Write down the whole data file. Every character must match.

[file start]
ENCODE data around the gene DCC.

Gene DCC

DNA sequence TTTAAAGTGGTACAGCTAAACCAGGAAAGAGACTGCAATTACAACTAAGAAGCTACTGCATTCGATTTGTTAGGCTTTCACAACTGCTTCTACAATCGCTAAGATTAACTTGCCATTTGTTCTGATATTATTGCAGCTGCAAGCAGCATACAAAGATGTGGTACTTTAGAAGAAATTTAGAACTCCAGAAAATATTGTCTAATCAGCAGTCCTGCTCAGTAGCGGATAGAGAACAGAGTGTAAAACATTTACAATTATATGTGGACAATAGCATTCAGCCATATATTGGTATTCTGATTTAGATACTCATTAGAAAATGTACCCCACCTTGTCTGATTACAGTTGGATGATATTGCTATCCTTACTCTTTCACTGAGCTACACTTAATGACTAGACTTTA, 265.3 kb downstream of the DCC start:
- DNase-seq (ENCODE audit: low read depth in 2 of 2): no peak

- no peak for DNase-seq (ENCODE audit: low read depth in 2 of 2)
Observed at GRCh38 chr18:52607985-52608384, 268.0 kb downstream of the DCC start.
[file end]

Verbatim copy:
ENCODE data around the gene DCC.

Gene DCC

DNA sequence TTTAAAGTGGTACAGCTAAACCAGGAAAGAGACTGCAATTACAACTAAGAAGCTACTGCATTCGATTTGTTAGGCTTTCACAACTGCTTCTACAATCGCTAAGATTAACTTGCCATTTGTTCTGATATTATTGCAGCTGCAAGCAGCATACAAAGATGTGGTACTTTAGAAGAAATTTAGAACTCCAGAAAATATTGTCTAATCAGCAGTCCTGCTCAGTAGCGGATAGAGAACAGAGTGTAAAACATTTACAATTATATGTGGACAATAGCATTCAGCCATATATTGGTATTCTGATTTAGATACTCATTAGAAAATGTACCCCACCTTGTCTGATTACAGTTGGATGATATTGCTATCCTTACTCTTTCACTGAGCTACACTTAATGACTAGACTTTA, 265.3 kb downstream of the DCC start:
- DNase-seq (ENCODE audit: low read depth in 2 of 2): no peak

- no peak for DNase-seq (ENCODE audit: low read depth in 2 of 2)
Observed at GRCh38 chr18:52607985-52608384, 268.0 kb downstream of the DCC start.